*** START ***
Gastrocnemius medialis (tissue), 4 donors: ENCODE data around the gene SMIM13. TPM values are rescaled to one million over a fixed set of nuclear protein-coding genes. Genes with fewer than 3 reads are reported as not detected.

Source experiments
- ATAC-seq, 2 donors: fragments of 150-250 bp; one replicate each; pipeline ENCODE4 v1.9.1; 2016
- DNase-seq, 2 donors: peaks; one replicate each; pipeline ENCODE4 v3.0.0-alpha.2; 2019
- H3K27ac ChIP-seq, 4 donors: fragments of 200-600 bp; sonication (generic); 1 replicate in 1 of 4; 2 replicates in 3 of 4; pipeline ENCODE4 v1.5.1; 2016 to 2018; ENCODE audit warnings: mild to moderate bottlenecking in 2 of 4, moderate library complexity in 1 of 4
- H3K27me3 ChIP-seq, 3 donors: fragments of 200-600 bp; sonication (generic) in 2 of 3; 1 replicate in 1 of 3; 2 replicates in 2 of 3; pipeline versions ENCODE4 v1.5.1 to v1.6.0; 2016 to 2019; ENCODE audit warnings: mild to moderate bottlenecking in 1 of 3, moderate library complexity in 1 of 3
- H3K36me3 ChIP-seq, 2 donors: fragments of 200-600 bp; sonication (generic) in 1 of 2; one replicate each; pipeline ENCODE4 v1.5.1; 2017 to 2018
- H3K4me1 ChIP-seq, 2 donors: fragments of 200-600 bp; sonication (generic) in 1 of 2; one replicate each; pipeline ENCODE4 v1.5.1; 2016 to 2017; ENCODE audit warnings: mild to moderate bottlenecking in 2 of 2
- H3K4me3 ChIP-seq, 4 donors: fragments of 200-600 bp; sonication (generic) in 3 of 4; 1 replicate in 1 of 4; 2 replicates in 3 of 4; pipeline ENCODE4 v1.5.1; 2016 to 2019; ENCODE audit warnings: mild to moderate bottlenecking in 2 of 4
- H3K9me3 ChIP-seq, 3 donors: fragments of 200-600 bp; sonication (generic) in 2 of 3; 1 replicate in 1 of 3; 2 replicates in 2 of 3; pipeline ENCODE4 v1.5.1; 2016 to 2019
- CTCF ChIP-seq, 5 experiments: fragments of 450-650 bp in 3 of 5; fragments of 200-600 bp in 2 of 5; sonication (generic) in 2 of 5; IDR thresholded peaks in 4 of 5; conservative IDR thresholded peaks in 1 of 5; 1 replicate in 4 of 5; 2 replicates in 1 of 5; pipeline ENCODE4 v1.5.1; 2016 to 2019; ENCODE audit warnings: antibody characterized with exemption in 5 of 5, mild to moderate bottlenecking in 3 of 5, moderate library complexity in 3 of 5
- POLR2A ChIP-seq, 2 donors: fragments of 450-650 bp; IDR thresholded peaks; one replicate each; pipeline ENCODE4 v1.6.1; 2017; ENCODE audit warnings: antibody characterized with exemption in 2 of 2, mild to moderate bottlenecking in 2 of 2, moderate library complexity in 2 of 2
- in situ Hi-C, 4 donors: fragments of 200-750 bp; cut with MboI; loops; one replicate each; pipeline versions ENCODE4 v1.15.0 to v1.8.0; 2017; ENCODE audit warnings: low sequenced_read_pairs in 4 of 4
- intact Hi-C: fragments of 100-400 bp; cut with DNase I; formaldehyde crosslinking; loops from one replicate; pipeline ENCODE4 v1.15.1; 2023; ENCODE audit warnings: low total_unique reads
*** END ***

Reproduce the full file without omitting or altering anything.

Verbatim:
Gastrocnemius medialis (tissue), 4 donors: ENCODE data around the gene SMIM13. TPM values are rescaled to one million over a fixed set of nuclear protein-coding genes. Genes with fewer than 3 reads are reported as not detected.

Source experiments
- ATAC-seq, 2 donors: fragments of 150-250 bp; one replicate each; pipeline ENCODE4 v1.9.1; 2016
- DNase-seq, 2 donors: peaks; one replicate each; pipeline ENCODE4 v3.0.0-alpha.2; 2019
- H3K27ac ChIP-seq, 4 donors: fragments of 200-600 bp; sonication (generic); 1 replicate in 1 of 4; 2 replicates in 3 of 4; pipeline ENCODE4 v1.5.1; 2016 to 2018; ENCODE audit warnings: mild to moderate bottlenecking in 2 of 4, moderate library complexity in 1 of 4
- H3K27me3 ChIP-seq, 3 donors: fragments of 200-600 bp; sonication (generic) in 2 of 3; 1 replicate in 1 of 3; 2 replicates in 2 of 3; pipeline versions ENCODE4 v1.5.1 to v1.6.0; 2016 to 2019; ENCODE audit warnings: mild to moderate bottlenecking in 1 of 3, moderate library complexity in 1 of 3
- H3K36me3 ChIP-seq, 2 donors: fragments of 200-600 bp; sonication (generic) in 1 of 2; one replicate each; pipeline ENCODE4 v1.5.1; 2017 to 2018
- H3K4me1 ChIP-seq, 2 donors: fragments of 200-600 bp; sonication (generic) in 1 of 2; one replicate each; pipeline ENCODE4 v1.5.1; 2016 to 2017; ENCODE audit warnings: mild to moderate bottlenecking in 2 of 2
- H3K4me3 ChIP-seq, 4 donors: fragments of 200-600 bp; sonication (generic) in 3 of 4; 1 replicate in 1 of 4; 2 replicates in 3 of 4; pipeline ENCODE4 v1.5.1; 2016 to 2019; ENCODE audit warnings: mild to moderate bottlenecking in 2 of 4
- H3K9me3 ChIP-seq, 3 donors: fragments of 200-600 bp; sonication (generic) in 2 of 3; 1 replicate in 1 of 3; 2 replicates in 2 of 3; pipeline ENCODE4 v1.5.1; 2016 to 2019
- CTCF ChIP-seq, 5 experiments: fragments of 450-650 bp in 3 of 5; fragments of 200-600 bp in 2 of 5; sonication (generic) in 2 of 5; IDR thresholded peaks in 4 of 5; conservative IDR thresholded peaks in 1 of 5; 1 replicate in 4 of 5; 2 replicates in 1 of 5; pipeline ENCODE4 v1.5.1; 2016 to 2019; ENCODE audit warnings: antibody characterized with exemption in 5 of 5, mild to moderate bottlenecking in 3 of 5, moderate library complexity in 3 of 5
- POLR2A ChIP-seq, 2 donors: fragments of 450-650 bp; IDR thresholded peaks; one replicate each; pipeline ENCODE4 v1.6.1; 2017; ENCODE audit warnings: antibody characterized with exemption in 2 of 2, mild to moderate bottlenecking in 2 of 2, moderate library complexity in 2 of 2
- in situ Hi-C, 4 donors: fragments of 200-750 bp; cut with MboI; loops; one replicate each; pipeline versions ENCODE4 v1.15.0 to v1.8.0; 2017; ENCODE audit warnings: low sequenced_read_pairs in 4 of 4
- intact Hi-C: fragments of 100-400 bp; cut with DNase I; formaldehyde crosslinking; loops from one replicate; pipeline ENCODE4 v1.15.1; 2023; ENCODE audit warnings: low total_unique reads